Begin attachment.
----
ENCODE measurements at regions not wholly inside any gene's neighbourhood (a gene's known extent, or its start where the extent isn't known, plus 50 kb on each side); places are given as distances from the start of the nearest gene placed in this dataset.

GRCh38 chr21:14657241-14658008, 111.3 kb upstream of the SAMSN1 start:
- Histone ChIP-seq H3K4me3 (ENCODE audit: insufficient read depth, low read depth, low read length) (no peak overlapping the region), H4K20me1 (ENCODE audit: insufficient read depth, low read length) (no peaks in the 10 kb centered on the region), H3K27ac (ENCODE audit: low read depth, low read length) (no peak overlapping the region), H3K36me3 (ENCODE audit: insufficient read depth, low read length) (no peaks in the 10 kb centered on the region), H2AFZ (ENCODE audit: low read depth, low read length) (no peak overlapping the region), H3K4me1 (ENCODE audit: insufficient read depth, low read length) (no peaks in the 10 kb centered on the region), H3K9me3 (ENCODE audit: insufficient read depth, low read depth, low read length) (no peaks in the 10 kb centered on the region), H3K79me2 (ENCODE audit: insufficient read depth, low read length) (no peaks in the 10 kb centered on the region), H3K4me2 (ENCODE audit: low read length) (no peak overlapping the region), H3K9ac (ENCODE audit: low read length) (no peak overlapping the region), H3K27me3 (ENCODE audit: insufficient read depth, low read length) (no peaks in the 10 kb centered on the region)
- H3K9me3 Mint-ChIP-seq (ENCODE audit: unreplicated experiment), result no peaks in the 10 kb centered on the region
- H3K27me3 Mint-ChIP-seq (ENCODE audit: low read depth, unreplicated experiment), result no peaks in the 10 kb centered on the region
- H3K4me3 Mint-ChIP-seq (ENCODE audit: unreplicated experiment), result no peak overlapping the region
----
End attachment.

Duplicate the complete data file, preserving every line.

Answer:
ENCODE measurements at regions not wholly inside any gene's neighbourhood (a gene's known extent, or its start where the extent isn't known, plus 50 kb on each side); places are given as distances from the start of the nearest gene placed in this dataset.

GRCh38 chr21:14657241-14658008, 111.3 kb upstream of the SAMSN1 start:
- Histone ChIP-seq H3K4me3 (ENCODE audit: insufficient read depth, low read depth, low read length) (no peak overlapping the region), H4K20me1 (ENCODE audit: insufficient read depth, low read length) (no peaks in the 10 kb centered on the region), H3K27ac (ENCODE audit: low read depth, low read length) (no peak overlapping the region), H3K36me3 (ENCODE audit: insufficient read depth, low read length) (no peaks in the 10 kb centered on the region), H2AFZ (ENCODE audit: low read depth, low read length) (no peak overlapping the region), H3K4me1 (ENCODE audit: insufficient read depth, low read length) (no peaks in the 10 kb centered on the region), H3K9me3 (ENCODE audit: insufficient read depth, low read depth, low read length) (no peaks in the 10 kb centered on the region), H3K79me2 (ENCODE audit: insufficient read depth, low read length) (no peaks in the 10 kb centered on the region), H3K4me2 (ENCODE audit: low read length) (no peak overlapping the region), H3K9ac (ENCODE audit: low read length) (no peak overlapping the region), H3K27me3 (ENCODE audit: insufficient read depth, low read length) (no peaks in the 10 kb centered on the region)
- H3K9me3 Mint-ChIP-seq (ENCODE audit: unreplicated experiment), result no peaks in the 10 kb centered on the region
- H3K27me3 Mint-ChIP-seq (ENCODE audit: low read depth, unreplicated experiment), result no peaks in the 10 kb centered on the region
- H3K4me3 Mint-ChIP-seq (ENCODE audit: unreplicated experiment), result no peak overlapping the region